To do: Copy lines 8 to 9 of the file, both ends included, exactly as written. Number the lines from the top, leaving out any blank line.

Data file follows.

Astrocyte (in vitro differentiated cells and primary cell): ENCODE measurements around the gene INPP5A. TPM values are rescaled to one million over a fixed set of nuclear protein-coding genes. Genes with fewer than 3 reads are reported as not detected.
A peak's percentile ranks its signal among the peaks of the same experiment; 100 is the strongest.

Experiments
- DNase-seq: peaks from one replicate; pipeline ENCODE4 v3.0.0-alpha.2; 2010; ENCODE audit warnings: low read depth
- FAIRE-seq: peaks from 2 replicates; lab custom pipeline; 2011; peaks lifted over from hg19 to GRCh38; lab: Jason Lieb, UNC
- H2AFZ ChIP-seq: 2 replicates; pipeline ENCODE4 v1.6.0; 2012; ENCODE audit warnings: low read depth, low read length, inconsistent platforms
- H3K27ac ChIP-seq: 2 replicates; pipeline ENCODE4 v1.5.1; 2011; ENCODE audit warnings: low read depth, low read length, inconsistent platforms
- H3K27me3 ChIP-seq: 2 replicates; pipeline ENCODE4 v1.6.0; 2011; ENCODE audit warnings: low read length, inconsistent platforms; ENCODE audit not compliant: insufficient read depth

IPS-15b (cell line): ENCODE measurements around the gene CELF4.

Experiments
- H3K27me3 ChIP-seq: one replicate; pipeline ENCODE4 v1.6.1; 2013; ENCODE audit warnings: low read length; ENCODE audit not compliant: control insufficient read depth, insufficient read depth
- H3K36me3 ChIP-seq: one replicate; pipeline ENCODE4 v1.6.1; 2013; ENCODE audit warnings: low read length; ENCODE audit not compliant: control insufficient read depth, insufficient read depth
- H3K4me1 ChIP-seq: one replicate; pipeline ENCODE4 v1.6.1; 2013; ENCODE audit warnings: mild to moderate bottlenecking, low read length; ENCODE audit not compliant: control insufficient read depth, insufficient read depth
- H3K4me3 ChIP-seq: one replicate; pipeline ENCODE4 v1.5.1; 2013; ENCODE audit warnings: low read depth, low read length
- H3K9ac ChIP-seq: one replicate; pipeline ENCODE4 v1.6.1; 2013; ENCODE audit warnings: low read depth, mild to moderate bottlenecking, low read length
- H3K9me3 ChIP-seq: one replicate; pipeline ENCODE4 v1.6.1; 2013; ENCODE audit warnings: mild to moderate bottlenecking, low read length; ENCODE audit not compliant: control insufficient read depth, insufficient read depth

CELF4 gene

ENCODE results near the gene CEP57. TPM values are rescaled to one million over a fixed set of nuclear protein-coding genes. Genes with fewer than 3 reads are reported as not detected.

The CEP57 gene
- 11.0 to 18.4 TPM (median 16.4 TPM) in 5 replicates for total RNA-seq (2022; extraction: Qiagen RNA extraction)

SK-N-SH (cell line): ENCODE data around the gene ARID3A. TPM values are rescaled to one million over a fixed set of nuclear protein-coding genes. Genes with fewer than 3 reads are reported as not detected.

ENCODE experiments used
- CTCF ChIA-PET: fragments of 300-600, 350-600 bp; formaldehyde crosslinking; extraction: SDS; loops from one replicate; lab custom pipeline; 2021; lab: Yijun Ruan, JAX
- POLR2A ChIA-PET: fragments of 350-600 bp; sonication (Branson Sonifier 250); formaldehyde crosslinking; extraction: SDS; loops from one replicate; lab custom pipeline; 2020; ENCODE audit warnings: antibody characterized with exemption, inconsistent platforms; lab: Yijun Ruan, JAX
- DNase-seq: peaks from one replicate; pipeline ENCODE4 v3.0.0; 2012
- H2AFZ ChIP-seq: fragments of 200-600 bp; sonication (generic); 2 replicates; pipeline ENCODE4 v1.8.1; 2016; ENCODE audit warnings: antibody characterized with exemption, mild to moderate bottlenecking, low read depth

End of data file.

- H3K27me3 ChIP-seq: 2 replicates; pipeline ENCODE4 v1.6.0; 2011; ENCODE audit warnings: low read length, inconsistent platforms; ENCODE audit not compliant: insufficient read depth

IPS-15b (cell line): ENCODE measurements around the gene CELF4.